-All around her she could see people barely surviving, young and old beaten by the vagaries of a refugee camp, fathers unable to fend for their families, and mothers watching helplessly as disease wasted their children
• Where she had been performing exceptionally well in the lower classes, she failed miserably, scoring a miserly 177 marks out of the possible 500
• In Dadaab, she has become the talking point, something the community can be proud of, for once. Young girls are encouraged to read and “be like Fatuma”.
Somalilandsun – On September 15, a young, towering Somali girl landed in Toronto, Canada. Looking at the 20-year-old, everything seemed just fine.
She did not look like she would be a befitting image on a booklet about squalor and abject want, especially if the narratives in mainstream media are used as yardsticks.
Just a few hours earlier, she had been driven hundreds of kilometres from Dadaab, home to the world’s largest refugee camp, to Nairobi, from where she would take the flight to Toronto.
She was heading there, not to tour the land or visit a friend, but to study chemical engineering at the prestigious University of Toronto, which is ranked at position 24 in the latest Academic Ranking of Word Universities.
To make it to such an institution of higher learning from the dusty Dadaab is a great achievement, but it is much more extraordinary for a girl to leap that far in a society that still favours boys.
Just before she left, Fatuma Omar Ismail, 20, granted DN2 a short interview at Hagadera, one of the camps within the Dadaab complex. She grew up here, surviving on two things — the donor-dependent economy of the place, and her instincts.
Like many her age here, life did not look that promising. No, not at all. All around her she could see people barely surviving, young and old beaten by the vagaries of a refugee camp, fathers unable to fend for their families, and mothers watching helplessly as disease wasted their children.
But it was not just sadness that characterised her early childhood. Children tend to be naïve, almost ignorant.
As such, as the mothers and fathers struggled to feed their families, their children, among them the young Fatuma, jumped around, singing nursery rhymes and maybe jumping rope. Dadaab was home, and home is always a celebration.
This, though, had not always been home. Fatuma was born in Kismayu, a port city in the Lower Jubba region of Somalia best known for once being a stronghold of the notorious Al-Qaeda-linked terrorist group, Al-Shabaab.
Her parents fled the country when the civil war gobbled up all that they had. After a long and tortuous journey, the family arrived in Hagadera, where they were settled inside the refugee camp. They have been there since.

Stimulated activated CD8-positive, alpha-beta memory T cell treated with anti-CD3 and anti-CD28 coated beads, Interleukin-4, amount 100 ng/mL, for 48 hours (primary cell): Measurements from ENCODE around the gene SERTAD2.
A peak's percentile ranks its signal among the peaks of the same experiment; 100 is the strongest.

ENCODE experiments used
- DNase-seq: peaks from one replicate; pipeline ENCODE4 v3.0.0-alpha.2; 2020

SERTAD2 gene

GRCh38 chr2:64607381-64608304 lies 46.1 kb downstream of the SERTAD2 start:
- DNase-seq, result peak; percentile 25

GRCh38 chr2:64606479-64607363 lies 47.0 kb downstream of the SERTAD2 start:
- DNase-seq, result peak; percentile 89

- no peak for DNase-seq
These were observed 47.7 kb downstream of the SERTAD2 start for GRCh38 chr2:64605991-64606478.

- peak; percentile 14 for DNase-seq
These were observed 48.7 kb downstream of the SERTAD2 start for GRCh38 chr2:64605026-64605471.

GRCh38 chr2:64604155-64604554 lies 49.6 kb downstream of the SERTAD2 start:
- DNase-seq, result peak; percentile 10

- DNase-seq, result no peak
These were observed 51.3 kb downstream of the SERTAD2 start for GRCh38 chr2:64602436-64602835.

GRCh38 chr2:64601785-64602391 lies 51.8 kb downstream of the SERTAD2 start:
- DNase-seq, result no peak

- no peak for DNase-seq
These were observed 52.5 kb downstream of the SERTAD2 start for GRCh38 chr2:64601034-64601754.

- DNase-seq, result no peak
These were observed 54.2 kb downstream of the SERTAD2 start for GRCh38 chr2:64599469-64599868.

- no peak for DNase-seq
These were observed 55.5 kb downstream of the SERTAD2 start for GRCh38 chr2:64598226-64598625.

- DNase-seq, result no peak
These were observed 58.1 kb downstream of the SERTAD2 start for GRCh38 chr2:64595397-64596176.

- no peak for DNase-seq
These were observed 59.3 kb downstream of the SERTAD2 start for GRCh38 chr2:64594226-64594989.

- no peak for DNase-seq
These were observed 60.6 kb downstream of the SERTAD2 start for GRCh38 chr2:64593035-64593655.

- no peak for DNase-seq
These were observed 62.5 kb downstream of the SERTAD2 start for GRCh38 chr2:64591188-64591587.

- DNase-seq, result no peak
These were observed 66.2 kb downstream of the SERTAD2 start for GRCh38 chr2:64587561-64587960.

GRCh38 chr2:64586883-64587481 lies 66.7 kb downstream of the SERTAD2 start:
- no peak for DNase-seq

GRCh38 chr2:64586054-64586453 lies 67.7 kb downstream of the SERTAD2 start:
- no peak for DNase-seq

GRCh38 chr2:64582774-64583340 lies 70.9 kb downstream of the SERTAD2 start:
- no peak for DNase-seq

When she came of age, Fatuma joined a primary school in the camp, where she slowly learnt how to read and write under the watch of inexperienced teachers, some of whom were primary school dropouts.
To supplement the little she learnt in school, her father bought her books and encouraged her to read them at home. He told her that everything was possible, that she could break away from the yoke of refugee life if she wanted, and that books were her only hope out of the squalor she had known all her life.
“My father never disparaged me for being a girl, unlike what many of my peers went through,” she remembered. “He always wanted the best for me.”
As a young girl, Fatuma listened to her father, reading her books diligently and seeking help whenever she was stuck. But as she approached the teenage years, the rebellious nature of the age started to stealthily replace the uprightness that had guided her all through.
She stopped reading at home, arguing that she had a retentive memory, so she did not need to put in the extra effort.
She was wrong, and the folly of her thinking hit her when she joined Standard Seven at her school. Where she had been performing exceptionally well in the lower classes, she failed miserably, scoring a miserly 177 marks out of the possible 500.
Her father hit the roof. How could she, he asked, fail so badly when he had dedicated so much time and money to providing her with all the books she needed, and more? Fatuma knew her father was justified.
She had performed badly in the exams because she had stopped taking matters seriously, and that had to stop. And so she buried herself in books.